Hi there. I am Anoushka, a 28-year-old former NHS surgical clinical assistant, currently living in London. Like any 28-year-old girl, I love spending time with friends and family, shopping, travelling, keeping fit and of course, being a career-driven woman. What most people can’t, and don’t, see is that I suffer with multiple, long-term, chronic illnesses.
I have severe rheumatoid arthritis, as well as severe degenerative disc disease, long-term bronchitis, costochondritis, asthma, postural orthostatic tachycardia syndrome (POTS) and cardiac coronary spasm syndrome.
I have been battling arthritis for almost ten years. I was unofficially diagnosed in 2007 whilst on holiday back home in India. However, due to a long uphill battle with my GP, due to the fact that I was about 18 years old at the time and looked physically normal, it took three years of suffering with persistent, painful symptoms before the medical health professionals started to believe me that there was something wrong. During this time I had a recurring swollen left knee, persistently high fevers, as well as other severe joint pains including severe degenerative arthritis of my lower spine.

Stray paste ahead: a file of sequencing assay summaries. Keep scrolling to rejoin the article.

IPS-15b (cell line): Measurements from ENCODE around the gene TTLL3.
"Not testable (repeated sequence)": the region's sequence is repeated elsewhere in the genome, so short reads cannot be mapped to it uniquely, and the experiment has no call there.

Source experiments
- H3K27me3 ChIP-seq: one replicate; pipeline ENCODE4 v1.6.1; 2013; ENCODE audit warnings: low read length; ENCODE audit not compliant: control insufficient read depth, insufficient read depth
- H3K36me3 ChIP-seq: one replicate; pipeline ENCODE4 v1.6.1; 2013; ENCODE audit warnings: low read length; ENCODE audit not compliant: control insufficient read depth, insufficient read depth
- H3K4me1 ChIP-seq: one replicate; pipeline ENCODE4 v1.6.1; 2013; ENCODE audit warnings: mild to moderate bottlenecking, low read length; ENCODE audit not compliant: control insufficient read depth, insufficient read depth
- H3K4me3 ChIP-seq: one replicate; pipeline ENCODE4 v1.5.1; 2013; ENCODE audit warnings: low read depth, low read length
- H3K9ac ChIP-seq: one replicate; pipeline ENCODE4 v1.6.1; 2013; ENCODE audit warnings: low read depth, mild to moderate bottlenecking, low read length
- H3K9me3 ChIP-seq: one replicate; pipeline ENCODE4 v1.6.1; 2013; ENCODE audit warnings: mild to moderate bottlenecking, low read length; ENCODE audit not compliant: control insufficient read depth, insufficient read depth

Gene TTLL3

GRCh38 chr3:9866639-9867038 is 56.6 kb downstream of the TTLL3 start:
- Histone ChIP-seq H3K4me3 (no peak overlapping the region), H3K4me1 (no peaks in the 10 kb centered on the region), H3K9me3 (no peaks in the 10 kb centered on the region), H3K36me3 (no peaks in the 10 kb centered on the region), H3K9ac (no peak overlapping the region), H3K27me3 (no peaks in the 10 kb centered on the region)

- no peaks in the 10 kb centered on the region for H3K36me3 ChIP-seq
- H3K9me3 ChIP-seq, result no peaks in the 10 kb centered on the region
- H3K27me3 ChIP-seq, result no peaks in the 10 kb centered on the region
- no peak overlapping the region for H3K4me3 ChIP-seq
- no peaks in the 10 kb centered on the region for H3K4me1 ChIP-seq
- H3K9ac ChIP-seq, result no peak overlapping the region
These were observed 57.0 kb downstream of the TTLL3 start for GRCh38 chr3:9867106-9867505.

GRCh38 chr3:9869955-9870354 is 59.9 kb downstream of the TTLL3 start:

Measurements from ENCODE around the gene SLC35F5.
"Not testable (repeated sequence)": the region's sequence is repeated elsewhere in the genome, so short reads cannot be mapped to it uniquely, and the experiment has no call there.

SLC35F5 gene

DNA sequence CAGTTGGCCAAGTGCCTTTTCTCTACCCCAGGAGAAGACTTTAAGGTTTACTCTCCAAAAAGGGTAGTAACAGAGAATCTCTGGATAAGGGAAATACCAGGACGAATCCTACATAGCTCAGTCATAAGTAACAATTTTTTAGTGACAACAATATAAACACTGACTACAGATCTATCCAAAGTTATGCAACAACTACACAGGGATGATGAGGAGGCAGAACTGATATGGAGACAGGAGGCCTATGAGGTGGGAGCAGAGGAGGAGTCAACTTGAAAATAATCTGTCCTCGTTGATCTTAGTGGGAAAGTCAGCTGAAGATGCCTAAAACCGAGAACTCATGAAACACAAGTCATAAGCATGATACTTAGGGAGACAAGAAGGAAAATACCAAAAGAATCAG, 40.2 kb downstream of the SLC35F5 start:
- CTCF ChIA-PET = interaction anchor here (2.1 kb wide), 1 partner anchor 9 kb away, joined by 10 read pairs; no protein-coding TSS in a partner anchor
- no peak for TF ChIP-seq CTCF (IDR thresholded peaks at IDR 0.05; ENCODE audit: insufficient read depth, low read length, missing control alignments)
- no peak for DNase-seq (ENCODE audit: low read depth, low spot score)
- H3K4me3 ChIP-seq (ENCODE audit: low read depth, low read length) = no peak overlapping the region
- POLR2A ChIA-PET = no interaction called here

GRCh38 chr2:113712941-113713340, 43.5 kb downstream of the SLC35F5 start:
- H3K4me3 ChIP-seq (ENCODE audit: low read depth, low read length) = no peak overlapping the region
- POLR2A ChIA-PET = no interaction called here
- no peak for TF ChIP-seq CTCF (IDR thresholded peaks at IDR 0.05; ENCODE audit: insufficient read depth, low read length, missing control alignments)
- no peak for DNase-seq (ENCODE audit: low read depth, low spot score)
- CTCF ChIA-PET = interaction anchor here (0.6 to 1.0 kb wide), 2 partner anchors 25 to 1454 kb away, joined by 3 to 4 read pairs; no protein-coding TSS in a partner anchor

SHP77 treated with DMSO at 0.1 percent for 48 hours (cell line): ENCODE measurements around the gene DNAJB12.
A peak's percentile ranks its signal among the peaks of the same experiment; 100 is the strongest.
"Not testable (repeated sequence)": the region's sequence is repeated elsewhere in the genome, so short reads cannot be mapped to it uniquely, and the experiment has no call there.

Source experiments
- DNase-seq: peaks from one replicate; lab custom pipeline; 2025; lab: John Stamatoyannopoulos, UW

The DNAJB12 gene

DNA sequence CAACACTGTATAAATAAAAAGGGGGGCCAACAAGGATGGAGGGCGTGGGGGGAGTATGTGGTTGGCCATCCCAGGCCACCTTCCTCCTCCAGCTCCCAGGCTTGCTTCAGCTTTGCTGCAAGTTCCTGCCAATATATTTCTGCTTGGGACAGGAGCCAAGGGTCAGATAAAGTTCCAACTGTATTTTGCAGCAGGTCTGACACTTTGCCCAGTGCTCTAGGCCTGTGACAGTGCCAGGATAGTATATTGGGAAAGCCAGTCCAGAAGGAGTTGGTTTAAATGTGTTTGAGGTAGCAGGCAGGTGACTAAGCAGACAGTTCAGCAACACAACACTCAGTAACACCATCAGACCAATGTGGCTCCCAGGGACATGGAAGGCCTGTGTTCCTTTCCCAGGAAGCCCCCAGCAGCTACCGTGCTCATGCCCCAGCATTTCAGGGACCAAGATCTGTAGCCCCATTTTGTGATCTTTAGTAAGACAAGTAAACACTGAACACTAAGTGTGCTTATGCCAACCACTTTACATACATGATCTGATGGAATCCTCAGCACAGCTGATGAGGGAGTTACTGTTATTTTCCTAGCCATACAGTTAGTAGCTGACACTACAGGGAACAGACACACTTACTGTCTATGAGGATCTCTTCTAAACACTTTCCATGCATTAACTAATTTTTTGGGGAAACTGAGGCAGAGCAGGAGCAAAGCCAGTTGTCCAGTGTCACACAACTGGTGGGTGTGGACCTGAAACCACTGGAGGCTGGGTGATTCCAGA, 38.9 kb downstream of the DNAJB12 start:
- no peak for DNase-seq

By the time I was 21 my joints were causing daily problems. My knees and legs had become very painful and simple things like walking, sitting, standing and getting on with my daily routine, had become a struggle.
So, I made an appointment with my GP, who asked me how I was feeling. I told him that my joints were becoming more and more stiff, and things like going about my daily routine had become a real struggle. I was getting moderately high fevers still, and my joints had started to swell up every now and then.
I insisted a full blood test was carried out, to see if anything was wrong, as I knew something wasn’t quite right. A couple of days later I received a phone call from my GP to tell me that my tests had come back and I had tested positive for rheumatoid arthritis.
This was a call that no young person should ever have to get. That evening I was urgently referred to a hospital that had a unit that specialised in arthritis. Soon after that, I was officially diagnosed with severe rheumatoid arthritis.
When I finally got my diagnosis I was relieved, because I finally had some answers and I felt like the doctors actually believed me, at last, after I had battled the symptoms for soooo long. But I was also in shock. I think I was hoping that it would be a virus that would have settled after a while.
Seven years later, I’m relieved that I can finally start getting better and start down the road to feeling somewhat stable again. I’ve been through, and won, so many battles along the way that I feel like a true RA warrior!
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(Any opinions expressed in Anoushka’s blog are not necessarily shared by Arthur’s Place. Nothing that you read in Anoushka’s blog constitutes medical advice.)